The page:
When we get to Waterloo, we get pure bullshit.  We are told it was a great battle won by a second rate general, and that Napoleon lost because fate decided he had had enough – rather like the gods with Hector.  Here is some of the claptrap.

…this war, which broke the military spirit of France, fired the democratic spirit with indignation.  It was a scheme of subjugation.  In this campaign, the object held out to the French soldier, was the conquest of a yoke for the neck of another.  Hideous contradiction.  France exists to arouse the soul of the peoples, not to stifle it.  Since 1792, all the revolutions of Europe had been but the French Revolution: liberty radiates on every side from France.  That is a fact as clear as noonday.  Blind is he who does not see it.  Bonaparte has said it!  The war of 1823, an outrage on the generous Spanish nation, was at the same time an outrage on the French Revolution.  This monstrous deed of violence France committed, but by compulsion; for aside from wars of liberation, all that armies do, they do by compulsion.

This is very nasty claptrap.  A Russian man being bayoneted or a Russian woman being raped takes no comfort from the fact that the crime against humanity is committed in the name of Napoleon rather than Hitler, or in the name of liberation rather than enslavement.

This preoccupation with intellectualism and a refusal to come to grips with history are not helpful to Hugo.  Sometimes the jingoism is breathtaking.

But this great England will be offended at what we say here.  She has still after her 1688 and our 1789 the feudal illusion.  This people, surpassed by none in might and glory, esteems itself as a nation, not as a people.  So much so that as a people they subordinate themselves willingly, and take a Lord for a head.  Workmen, they submit to be despised; soldiers, they submit to be whipped.

It is as if the French had found the answer to peaceful governance and equality, but the whole 1430 pages of a book whose title could be The Have-nots is dedicated to showing that any such proposition must be false and that France had to endure agony for a century after 1789.  The importance of the English 1689 is that they never needed another revolution.

People were slaughtered in France in 1830, 1848 and 1870.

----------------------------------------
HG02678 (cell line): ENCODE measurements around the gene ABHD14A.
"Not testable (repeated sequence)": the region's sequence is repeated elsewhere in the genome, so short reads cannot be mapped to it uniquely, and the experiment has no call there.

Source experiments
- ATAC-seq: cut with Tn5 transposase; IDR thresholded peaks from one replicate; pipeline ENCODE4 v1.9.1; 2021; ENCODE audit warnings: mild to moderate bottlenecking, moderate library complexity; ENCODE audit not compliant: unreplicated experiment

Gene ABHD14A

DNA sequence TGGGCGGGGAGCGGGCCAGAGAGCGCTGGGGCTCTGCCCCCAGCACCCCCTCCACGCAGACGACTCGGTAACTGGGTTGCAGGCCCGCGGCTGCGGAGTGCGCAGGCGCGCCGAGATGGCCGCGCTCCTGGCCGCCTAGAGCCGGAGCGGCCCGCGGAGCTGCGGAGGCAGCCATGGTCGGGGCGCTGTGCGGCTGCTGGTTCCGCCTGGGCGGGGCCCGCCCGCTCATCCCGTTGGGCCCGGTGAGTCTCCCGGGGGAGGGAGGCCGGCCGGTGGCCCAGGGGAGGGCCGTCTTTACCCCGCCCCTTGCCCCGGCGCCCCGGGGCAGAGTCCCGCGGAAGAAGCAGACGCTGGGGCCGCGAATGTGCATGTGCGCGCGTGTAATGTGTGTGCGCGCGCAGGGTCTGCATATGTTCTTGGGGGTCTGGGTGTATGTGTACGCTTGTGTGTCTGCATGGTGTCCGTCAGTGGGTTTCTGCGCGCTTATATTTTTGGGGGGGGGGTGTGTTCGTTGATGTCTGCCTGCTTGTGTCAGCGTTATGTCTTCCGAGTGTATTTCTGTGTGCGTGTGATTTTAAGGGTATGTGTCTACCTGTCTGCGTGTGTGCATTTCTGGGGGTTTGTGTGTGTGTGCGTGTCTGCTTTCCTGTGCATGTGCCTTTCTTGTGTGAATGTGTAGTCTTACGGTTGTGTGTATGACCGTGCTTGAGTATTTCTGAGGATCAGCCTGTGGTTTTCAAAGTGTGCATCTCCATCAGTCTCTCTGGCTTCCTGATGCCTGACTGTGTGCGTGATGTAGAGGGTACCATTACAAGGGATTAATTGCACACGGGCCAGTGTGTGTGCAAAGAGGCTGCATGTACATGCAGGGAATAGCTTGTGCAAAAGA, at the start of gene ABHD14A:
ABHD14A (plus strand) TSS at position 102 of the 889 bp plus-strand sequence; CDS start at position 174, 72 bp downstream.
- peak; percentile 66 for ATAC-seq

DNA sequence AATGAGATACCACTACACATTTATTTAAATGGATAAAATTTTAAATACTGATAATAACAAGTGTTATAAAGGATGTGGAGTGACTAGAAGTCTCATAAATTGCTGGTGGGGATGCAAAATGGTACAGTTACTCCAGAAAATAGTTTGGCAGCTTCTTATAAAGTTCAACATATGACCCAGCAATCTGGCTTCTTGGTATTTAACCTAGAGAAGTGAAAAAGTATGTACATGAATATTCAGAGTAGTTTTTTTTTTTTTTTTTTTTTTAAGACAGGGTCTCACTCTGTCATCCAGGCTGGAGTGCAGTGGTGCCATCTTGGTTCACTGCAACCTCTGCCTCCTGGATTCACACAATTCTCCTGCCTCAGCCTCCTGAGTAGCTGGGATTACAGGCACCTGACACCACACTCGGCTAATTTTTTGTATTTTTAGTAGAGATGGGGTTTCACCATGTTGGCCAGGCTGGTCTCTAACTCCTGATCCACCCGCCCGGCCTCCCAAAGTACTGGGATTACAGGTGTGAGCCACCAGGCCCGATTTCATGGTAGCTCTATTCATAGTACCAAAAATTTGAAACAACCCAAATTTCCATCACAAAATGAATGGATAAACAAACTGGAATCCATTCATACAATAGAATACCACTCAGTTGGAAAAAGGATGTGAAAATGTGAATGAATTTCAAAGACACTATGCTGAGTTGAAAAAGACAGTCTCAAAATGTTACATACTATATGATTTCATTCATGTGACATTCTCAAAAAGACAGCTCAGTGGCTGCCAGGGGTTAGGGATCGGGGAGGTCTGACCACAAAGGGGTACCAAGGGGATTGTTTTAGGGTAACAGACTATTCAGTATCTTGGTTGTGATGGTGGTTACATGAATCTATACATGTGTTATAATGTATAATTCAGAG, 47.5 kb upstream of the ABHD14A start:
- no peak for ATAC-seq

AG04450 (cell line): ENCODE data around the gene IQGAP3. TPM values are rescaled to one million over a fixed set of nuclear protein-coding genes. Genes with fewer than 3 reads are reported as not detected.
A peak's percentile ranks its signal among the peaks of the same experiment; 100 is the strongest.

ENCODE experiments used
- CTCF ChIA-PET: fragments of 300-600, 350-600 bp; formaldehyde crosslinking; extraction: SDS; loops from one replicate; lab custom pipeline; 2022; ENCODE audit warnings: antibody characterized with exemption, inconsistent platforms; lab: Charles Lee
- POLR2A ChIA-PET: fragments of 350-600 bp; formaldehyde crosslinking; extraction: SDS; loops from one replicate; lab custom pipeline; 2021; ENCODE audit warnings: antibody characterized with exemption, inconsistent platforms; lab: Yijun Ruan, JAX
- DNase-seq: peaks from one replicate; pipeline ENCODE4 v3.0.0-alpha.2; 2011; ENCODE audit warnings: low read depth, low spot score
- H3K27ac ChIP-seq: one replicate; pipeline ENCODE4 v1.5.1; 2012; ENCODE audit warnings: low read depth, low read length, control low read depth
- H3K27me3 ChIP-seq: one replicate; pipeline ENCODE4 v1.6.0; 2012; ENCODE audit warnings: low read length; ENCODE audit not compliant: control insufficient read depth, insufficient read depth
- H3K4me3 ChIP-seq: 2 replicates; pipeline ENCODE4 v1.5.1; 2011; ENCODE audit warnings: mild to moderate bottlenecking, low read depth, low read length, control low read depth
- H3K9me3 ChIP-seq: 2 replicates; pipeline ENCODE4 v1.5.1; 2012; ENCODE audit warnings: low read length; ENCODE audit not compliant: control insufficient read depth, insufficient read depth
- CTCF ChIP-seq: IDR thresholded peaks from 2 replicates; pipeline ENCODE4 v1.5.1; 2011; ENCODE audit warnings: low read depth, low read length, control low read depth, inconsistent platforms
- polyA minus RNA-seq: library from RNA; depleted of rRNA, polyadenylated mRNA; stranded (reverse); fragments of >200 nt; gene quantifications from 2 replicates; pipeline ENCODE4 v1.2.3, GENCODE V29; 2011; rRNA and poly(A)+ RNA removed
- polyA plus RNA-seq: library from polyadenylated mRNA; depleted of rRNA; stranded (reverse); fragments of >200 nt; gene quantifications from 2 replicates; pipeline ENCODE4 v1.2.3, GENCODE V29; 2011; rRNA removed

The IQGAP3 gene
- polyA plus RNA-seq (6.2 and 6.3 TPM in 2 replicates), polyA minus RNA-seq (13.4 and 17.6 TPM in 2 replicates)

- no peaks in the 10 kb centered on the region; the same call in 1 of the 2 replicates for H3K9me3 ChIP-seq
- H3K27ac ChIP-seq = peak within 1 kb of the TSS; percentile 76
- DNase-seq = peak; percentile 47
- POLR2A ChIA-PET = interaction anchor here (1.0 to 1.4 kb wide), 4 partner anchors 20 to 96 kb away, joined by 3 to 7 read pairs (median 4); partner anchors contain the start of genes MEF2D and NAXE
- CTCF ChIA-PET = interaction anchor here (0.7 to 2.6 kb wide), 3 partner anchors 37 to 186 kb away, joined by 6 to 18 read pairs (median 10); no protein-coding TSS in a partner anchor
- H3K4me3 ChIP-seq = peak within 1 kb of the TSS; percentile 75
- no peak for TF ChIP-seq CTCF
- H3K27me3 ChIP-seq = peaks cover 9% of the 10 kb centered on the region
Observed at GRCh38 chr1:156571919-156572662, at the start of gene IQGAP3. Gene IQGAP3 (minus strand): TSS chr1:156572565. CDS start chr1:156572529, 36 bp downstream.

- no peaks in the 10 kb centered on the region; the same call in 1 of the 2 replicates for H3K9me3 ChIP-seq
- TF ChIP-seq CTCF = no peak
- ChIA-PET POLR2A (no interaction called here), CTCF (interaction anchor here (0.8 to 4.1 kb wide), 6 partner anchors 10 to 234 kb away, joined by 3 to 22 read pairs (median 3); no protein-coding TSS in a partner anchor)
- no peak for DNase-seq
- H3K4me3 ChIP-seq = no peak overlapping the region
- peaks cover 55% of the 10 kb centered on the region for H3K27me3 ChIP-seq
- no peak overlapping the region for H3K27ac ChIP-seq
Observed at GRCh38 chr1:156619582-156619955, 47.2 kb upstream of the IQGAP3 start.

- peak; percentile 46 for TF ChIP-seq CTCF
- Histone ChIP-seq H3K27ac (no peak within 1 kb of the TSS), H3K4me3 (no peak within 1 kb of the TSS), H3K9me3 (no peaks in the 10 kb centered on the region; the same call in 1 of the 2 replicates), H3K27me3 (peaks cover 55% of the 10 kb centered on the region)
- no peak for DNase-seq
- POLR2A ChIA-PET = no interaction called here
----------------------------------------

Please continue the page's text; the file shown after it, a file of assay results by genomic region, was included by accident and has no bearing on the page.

The Revolution of July [1830] is the triumph of the Right prostrating the fact.  A thing full of splendour.  The right prostrating the fact.  Thence the glory of the Revolution of 1830, thence its mildness also.  The right when it triumphs has no need to be violent.  The right is the just and the true.  The peculiarity of the right is that it is always beautiful and pure……

Revolutions spring, not from an accident, but from necessity.  A revolution is a return from the factitious to the real.  It is, because it must be.

This may be par for the course for Continental rationalism, but what happens when the beautiful and pure gets feral, as it did in 1793 (and as it had done on 14 July 1789)?

The Edenisation of the world, Progress; and this holy, good, and gentle thing, progress, pushed to the wall and beside themselves, they demanded terrible, half-naked, a club in their grasp, and a roar in their mouth.  They were savages, yes; but the savages of civilisation….They seemed barbarians, and they were saviours.  With the mask of night, they demanded the light.

Anyone falling for that kind of nonsense has got real problems.  It poses real issues of trust in the author.  It is a pity, because the story is strong, and good when the author sticks to it.  A cohort of Marius at the barricades named Enjolras shoots in cold blood a fellow revolutionary who gets out of line.  Here we meet the credo killer like the Commissar in Doctor Zhivago.

‘Citizens’, said Enjolras, ‘what that man did is horrible and what I did is terrible.  He killed, that is why I killed him.  I was forced to do it, for the insurrection must have its discipline.  Assassination is a still greater crime here than elsewhere; we are under the eye of the revolution, we are the priests of the republic, we are the sacramental host of duty, and none must be able to calumniate our combat.  I therefore judged and condemned that man to death.  As for myself, compelled to do what I have done, but abhorring it, I have judged myself also, and you shall soon see to what I have sentenced myself.’